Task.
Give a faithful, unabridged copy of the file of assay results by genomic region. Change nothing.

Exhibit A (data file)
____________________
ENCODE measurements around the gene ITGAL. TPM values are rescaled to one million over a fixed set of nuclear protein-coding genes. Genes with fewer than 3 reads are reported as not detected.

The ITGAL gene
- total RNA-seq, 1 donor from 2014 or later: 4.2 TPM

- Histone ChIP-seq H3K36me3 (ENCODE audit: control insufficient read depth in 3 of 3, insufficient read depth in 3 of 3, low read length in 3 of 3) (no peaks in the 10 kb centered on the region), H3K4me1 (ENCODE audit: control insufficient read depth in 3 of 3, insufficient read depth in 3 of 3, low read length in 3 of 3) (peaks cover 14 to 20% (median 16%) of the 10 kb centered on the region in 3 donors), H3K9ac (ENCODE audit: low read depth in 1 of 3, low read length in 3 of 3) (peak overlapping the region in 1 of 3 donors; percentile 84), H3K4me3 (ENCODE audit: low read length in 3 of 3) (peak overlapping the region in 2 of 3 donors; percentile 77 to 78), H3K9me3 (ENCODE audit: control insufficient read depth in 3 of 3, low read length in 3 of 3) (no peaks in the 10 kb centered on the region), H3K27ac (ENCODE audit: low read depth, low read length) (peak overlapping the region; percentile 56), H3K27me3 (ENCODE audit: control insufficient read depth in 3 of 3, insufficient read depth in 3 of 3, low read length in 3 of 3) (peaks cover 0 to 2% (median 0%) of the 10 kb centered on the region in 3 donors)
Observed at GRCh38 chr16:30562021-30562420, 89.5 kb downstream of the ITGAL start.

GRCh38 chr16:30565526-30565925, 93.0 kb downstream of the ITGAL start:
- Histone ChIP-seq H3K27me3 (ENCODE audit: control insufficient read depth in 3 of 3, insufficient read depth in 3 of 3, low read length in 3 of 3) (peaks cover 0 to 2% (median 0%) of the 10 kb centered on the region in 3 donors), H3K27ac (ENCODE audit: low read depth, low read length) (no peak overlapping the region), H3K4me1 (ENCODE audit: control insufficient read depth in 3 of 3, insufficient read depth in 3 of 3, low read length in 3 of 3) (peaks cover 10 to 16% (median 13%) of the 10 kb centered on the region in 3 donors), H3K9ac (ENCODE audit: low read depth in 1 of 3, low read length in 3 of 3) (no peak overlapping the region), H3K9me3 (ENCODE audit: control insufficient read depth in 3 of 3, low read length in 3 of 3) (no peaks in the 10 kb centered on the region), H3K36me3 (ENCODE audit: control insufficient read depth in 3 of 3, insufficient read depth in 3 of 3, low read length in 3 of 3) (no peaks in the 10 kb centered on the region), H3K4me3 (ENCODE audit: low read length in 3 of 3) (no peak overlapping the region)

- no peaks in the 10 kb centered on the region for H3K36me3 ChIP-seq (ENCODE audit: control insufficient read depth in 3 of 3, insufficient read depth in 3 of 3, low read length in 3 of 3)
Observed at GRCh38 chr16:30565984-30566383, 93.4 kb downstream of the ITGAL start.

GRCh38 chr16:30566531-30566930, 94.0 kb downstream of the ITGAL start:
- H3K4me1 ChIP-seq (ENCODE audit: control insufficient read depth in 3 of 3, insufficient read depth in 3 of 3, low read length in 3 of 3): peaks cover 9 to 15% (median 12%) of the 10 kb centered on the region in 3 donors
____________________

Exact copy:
ENCODE measurements around the gene ITGAL. TPM values are rescaled to one million over a fixed set of nuclear protein-coding genes. Genes with fewer than 3 reads are reported as not detected.

The ITGAL gene
- total RNA-seq, 1 donor from 2014 or later: 4.2 TPM

- Histone ChIP-seq H3K36me3 (ENCODE audit: control insufficient read depth in 3 of 3, insufficient read depth in 3 of 3, low read length in 3 of 3) (no peaks in the 10 kb centered on the region), H3K4me1 (ENCODE audit: control insufficient read depth in 3 of 3, insufficient read depth in 3 of 3, low read length in 3 of 3) (peaks cover 14 to 20% (median 16%) of the 10 kb centered on the region in 3 donors), H3K9ac (ENCODE audit: low read depth in 1 of 3, low read length in 3 of 3) (peak overlapping the region in 1 of 3 donors; percentile 84), H3K4me3 (ENCODE audit: low read length in 3 of 3) (peak overlapping the region in 2 of 3 donors; percentile 77 to 78), H3K9me3 (ENCODE audit: control insufficient read depth in 3 of 3, low read length in 3 of 3) (no peaks in the 10 kb centered on the region), H3K27ac (ENCODE audit: low read depth, low read length) (peak overlapping the region; percentile 56), H3K27me3 (ENCODE audit: control insufficient read depth in 3 of 3, insufficient read depth in 3 of 3, low read length in 3 of 3) (peaks cover 0 to 2% (median 0%) of the 10 kb centered on the region in 3 donors)
Observed at GRCh38 chr16:30562021-30562420, 89.5 kb downstream of the ITGAL start.

GRCh38 chr16:30565526-30565925, 93.0 kb downstream of the ITGAL start:
- Histone ChIP-seq H3K27me3 (ENCODE audit: control insufficient read depth in 3 of 3, insufficient read depth in 3 of 3, low read length in 3 of 3) (peaks cover 0 to 2% (median 0%) of the 10 kb centered on the region in 3 donors), H3K27ac (ENCODE audit: low read depth, low read length) (no peak overlapping the region), H3K4me1 (ENCODE audit: control insufficient read depth in 3 of 3, insufficient read depth in 3 of 3, low read length in 3 of 3) (peaks cover 10 to 16% (median 13%) of the 10 kb centered on the region in 3 donors), H3K9ac (ENCODE audit: low read depth in 1 of 3, low read length in 3 of 3) (no peak overlapping the region), H3K9me3 (ENCODE audit: control insufficient read depth in 3 of 3, low read length in 3 of 3) (no peaks in the 10 kb centered on the region), H3K36me3 (ENCODE audit: control insufficient read depth in 3 of 3, insufficient read depth in 3 of 3, low read length in 3 of 3) (no peaks in the 10 kb centered on the region), H3K4me3 (ENCODE audit: low read length in 3 of 3) (no peak overlapping the region)

- no peaks in the 10 kb centered on the region for H3K36me3 ChIP-seq (ENCODE audit: control insufficient read depth in 3 of 3, insufficient read depth in 3 of 3, low read length in 3 of 3)
Observed at GRCh38 chr16:30565984-30566383, 93.4 kb downstream of the ITGAL start.

GRCh38 chr16:30566531-30566930, 94.0 kb downstream of the ITGAL start:
- H3K4me1 ChIP-seq (ENCODE audit: control insufficient read depth in 3 of 3, insufficient read depth in 3 of 3, low read length in 3 of 3): peaks cover 9 to 15% (median 12%) of the 10 kb centered on the region in 3 donors